"His message about trade being the way to combat poverty and slavery in Africa, about opening the continent up, and recording its many facets are as relevant today as they were in his lifetime.
"I used my trip to not only discuss the legacy of Dr Livingstone, but to look at projects which the UK and Scottish governments have been supporting and to discuss how trade between Britain and Malawi could be improved.
"My visit began with a meeting with the Speaker of the Malawian Parliament, which interestingly was built by the Chinese Government.
"In addition to President Banda I was able to meet a number of Malawian Ministers and in particular to discuss how trade could be improved, and also how Malawi could make itself a more attractive place for businesses from Scotland and the rest of Britain to do business.
"I visited the David Livingstone Clinic (you find that his name is associated with buildings, roads and in virtually every other connotation across Malawi) and then the Kamuzu Hospital to meet for myself nurses and doctors who had received Scottish scholarships.
"I was really struck by the enthusiasm of these young people to take forward their medical careers in such a challenging environment with a lack of basic medicines and equipment. One of the projects close to my heart, and which DFiD support, is the training of paralegals to help ensure that basic justice is available.
"I have helped train paralegals in Rwanda and Sierra Leone and was very pleased to meet some paralegals on a project DfID is supporting when I visited the prison at Denza.
"In the past people have languished for years in such prisons without ever being brought to trial.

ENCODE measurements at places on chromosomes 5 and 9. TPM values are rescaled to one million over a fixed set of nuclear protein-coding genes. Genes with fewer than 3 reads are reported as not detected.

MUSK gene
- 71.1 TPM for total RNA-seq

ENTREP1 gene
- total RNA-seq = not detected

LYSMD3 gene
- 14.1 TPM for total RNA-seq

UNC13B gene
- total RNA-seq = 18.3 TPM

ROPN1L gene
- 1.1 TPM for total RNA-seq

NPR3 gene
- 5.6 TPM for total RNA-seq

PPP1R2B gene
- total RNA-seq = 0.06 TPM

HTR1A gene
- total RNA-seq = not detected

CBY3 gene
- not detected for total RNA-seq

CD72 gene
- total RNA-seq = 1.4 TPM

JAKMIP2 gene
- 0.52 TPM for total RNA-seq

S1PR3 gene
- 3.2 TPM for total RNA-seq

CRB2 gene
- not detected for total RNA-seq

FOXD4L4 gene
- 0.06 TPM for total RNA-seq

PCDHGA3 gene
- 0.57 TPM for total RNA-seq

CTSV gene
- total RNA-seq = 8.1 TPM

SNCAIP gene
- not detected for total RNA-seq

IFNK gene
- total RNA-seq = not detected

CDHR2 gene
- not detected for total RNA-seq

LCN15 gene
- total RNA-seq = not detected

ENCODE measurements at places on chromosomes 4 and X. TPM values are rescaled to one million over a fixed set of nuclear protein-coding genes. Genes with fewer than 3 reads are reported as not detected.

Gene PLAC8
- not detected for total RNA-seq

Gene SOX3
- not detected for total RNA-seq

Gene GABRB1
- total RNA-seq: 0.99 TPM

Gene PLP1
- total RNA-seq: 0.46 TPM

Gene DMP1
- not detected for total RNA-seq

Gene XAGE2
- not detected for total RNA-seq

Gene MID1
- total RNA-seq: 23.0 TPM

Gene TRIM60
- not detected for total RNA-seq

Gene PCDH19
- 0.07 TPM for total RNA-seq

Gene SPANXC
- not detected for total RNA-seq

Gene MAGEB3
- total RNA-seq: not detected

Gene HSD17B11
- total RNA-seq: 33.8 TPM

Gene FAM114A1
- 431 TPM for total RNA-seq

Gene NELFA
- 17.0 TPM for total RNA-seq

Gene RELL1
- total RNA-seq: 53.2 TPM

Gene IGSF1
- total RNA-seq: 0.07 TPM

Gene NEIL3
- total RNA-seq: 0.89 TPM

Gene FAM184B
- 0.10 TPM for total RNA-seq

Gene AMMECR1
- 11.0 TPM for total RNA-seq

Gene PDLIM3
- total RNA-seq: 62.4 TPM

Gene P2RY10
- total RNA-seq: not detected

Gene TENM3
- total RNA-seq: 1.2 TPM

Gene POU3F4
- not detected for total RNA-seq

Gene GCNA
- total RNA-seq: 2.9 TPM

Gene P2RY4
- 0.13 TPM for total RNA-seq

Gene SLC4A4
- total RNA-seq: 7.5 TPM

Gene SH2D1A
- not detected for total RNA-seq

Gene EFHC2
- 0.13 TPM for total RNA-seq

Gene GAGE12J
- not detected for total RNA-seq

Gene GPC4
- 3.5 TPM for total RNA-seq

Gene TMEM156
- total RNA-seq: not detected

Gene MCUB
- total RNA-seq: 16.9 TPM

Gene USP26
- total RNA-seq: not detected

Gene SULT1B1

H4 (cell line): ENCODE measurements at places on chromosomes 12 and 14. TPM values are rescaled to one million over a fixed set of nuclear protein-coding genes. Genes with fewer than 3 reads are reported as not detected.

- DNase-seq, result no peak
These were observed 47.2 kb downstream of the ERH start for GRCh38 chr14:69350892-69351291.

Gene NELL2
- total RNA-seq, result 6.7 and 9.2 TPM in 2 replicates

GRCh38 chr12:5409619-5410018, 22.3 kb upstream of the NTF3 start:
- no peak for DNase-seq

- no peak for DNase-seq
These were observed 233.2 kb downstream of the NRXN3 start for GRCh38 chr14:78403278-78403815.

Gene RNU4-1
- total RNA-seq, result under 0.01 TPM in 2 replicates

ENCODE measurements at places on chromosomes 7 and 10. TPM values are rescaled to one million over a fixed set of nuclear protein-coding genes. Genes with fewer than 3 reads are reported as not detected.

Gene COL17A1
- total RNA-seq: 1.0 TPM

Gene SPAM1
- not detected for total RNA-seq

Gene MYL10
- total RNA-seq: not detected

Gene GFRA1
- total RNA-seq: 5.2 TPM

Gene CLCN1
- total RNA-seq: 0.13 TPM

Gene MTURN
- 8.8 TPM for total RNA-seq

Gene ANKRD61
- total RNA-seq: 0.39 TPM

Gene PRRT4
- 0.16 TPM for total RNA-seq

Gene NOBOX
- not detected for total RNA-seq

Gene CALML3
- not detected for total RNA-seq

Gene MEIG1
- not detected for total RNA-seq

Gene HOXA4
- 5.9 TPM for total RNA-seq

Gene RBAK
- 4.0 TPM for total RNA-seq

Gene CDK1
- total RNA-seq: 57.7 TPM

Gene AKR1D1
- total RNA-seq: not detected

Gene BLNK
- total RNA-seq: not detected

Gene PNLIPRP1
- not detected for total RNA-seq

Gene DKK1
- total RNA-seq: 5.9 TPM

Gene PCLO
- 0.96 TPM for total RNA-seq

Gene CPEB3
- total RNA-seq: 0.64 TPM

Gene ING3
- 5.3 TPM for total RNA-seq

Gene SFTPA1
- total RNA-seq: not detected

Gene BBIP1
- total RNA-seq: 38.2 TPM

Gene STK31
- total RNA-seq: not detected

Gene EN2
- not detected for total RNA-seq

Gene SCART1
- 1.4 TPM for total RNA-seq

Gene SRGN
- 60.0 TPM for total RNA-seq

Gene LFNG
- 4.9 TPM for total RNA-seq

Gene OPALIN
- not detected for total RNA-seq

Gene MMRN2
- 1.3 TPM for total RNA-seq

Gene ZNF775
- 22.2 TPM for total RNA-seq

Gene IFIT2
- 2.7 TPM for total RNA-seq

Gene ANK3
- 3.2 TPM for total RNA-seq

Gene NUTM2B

"I had the opportunity to address prisoners which is always a bit of a challenge, but they do welcome the fact there is International concern for their conditions, with one of the prisoners replying to my words in a very articulate way and with perfect English.
"It was also interesting to see the work that prisoners carried out - as well as doing their own catering and sewing, there was also a rabbit breeding programme for food.
"One local delicacy which I didn't try was the mouse kebab - a grilled mouse on a stick sold at the roadside by children.
"Among the ways in which the Livingstone legacy lives on in Malawi is through the naming of the town of Blantyre after his birthplace. When there I had the opportunity to meet with business leaders, to visit the site where the Livingstone missionaries camped, and see the church built there, as well as seeing and learning about Church of Scotland-funded work on combating AIDS/HIV.
"I was really impressed by the focus on this very difficult issue which requires a change in culture and support for families.
"Although a few days ahead of the Bard's birthday, I attended a Burns-themed event with the Blantyre Caledonian Society, and the Malawi-Scotland partnership, at which a beautiful version of Ae Fond Kiss was sung right in the heart of Africa, proving that Burns and Livingstone have much in common as great Scots renowned throughout the world.
"The Chairman of the Malawi-Scotland partnership said that his ambition was to see Scotland play Malawi at football! Who could predict that result?!"